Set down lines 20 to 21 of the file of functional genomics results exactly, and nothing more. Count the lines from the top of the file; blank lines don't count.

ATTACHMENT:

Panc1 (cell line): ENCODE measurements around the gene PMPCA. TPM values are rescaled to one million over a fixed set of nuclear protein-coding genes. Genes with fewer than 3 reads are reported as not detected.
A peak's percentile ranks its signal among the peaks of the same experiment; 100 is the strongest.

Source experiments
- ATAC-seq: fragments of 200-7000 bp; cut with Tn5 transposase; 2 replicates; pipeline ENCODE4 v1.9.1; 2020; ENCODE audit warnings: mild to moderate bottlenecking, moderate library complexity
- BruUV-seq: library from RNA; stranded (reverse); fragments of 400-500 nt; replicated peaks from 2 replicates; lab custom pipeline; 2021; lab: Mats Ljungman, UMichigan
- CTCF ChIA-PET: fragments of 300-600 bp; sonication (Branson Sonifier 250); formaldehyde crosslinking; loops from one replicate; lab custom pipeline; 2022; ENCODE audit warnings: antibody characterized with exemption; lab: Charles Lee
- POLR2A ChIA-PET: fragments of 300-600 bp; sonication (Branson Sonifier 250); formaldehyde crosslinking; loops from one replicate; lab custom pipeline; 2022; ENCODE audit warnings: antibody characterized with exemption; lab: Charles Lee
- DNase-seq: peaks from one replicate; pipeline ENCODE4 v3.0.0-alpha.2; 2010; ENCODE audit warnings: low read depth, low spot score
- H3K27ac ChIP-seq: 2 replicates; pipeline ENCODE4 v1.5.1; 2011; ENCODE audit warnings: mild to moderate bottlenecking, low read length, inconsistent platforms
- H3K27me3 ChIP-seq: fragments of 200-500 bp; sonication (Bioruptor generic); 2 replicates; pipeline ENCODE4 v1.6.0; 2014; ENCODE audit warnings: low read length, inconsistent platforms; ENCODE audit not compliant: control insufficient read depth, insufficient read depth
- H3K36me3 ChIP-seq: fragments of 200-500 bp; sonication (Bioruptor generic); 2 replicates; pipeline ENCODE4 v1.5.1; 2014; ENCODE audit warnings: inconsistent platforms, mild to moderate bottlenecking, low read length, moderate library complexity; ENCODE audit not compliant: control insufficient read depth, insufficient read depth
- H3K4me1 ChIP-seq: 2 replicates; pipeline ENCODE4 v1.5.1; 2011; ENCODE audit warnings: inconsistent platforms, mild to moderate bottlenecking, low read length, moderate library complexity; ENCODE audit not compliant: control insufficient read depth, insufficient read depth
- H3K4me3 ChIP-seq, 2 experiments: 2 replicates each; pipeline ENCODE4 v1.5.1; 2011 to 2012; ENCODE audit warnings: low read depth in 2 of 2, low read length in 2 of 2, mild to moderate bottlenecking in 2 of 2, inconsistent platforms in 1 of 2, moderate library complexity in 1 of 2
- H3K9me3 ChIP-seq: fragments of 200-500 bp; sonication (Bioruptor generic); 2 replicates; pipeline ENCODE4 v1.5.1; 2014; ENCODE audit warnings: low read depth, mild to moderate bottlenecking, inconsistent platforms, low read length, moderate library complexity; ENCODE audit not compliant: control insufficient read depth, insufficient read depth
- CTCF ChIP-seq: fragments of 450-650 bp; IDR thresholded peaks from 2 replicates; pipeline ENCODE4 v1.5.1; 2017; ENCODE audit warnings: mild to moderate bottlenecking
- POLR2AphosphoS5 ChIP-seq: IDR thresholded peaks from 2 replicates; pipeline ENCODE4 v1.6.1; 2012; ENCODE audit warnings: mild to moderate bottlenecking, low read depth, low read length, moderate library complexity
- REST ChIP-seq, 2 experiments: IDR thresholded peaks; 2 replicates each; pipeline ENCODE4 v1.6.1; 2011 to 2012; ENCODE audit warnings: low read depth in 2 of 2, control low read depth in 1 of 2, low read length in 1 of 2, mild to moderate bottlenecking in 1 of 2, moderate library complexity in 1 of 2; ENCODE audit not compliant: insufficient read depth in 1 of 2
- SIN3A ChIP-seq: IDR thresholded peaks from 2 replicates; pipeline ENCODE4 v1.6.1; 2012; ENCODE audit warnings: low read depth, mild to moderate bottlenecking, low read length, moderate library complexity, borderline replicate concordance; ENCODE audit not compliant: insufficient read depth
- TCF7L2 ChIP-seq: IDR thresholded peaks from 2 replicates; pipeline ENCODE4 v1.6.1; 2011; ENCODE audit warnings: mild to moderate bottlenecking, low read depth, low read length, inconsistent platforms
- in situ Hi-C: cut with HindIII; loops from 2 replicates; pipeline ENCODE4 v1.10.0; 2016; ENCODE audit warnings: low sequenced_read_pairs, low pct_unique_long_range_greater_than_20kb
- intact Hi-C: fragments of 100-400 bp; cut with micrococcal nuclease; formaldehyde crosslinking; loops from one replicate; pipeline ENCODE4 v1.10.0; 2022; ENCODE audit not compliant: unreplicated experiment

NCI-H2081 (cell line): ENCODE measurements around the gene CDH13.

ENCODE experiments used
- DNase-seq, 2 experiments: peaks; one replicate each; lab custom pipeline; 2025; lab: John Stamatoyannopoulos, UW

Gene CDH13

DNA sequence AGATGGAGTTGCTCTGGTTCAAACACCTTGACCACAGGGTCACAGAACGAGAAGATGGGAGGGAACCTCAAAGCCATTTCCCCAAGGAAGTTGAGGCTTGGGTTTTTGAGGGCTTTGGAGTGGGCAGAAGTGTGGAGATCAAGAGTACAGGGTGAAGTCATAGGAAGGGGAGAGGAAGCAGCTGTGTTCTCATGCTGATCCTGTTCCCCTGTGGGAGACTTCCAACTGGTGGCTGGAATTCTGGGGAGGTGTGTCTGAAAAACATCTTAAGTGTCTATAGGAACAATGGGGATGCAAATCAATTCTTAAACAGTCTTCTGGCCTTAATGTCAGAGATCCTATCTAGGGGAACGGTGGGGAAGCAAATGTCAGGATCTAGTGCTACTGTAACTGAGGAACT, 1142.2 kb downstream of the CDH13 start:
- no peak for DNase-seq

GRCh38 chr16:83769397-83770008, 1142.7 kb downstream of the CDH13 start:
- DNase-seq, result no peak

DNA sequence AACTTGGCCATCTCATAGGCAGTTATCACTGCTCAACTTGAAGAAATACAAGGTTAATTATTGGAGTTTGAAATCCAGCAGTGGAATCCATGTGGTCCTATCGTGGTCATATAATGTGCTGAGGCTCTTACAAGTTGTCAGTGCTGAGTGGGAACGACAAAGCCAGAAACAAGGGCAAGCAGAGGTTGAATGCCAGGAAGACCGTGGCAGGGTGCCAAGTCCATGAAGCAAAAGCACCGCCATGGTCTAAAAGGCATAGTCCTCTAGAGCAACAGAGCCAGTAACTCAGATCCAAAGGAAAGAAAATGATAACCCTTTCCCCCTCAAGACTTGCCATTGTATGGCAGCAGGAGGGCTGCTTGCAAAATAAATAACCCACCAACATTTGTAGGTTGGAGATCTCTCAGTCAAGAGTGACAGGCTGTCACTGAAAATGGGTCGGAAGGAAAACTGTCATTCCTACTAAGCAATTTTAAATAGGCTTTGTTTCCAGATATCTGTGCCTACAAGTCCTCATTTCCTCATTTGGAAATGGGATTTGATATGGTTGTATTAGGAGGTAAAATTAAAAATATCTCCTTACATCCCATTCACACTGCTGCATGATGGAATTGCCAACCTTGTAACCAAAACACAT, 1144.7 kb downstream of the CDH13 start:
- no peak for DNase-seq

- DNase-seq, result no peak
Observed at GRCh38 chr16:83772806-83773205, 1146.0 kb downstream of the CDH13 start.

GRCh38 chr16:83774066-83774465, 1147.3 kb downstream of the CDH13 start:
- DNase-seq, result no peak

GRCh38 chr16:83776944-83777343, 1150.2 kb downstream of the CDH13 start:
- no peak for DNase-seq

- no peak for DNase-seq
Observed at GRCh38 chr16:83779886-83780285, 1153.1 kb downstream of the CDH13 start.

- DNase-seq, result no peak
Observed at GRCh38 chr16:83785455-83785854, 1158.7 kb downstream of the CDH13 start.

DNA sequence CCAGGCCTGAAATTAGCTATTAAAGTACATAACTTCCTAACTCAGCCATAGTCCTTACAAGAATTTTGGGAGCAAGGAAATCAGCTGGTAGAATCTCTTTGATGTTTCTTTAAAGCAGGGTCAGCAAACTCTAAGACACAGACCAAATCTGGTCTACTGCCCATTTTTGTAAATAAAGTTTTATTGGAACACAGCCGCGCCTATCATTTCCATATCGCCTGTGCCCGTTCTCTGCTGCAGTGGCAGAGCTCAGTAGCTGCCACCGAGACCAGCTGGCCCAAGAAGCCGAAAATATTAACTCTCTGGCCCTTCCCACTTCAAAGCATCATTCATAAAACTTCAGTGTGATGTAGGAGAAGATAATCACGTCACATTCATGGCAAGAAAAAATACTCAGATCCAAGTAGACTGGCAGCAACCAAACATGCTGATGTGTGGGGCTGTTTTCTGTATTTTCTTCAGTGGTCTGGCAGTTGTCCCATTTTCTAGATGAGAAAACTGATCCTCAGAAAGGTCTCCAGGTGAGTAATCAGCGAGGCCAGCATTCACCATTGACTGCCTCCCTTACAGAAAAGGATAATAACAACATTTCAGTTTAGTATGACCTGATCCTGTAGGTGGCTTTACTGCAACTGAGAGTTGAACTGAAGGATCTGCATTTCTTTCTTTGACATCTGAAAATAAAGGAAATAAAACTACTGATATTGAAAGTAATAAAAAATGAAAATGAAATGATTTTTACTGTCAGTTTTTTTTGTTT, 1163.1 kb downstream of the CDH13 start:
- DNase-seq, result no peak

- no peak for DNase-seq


- in situ Hi-C: cut with HindIII; loops from 2 replicates; pipeline ENCODE4 v1.10.0; 2016; ENCODE audit warnings: low sequenced_read_pairs, low pct_unique_long_range_greater_than_20kb
- intact Hi-C: fragments of 100-400 bp; cut with micrococcal nuclease; formaldehyde crosslinking; loops from one replicate; pipeline ENCODE4 v1.10.0; 2022; ENCODE audit not compliant: unreplicated experiment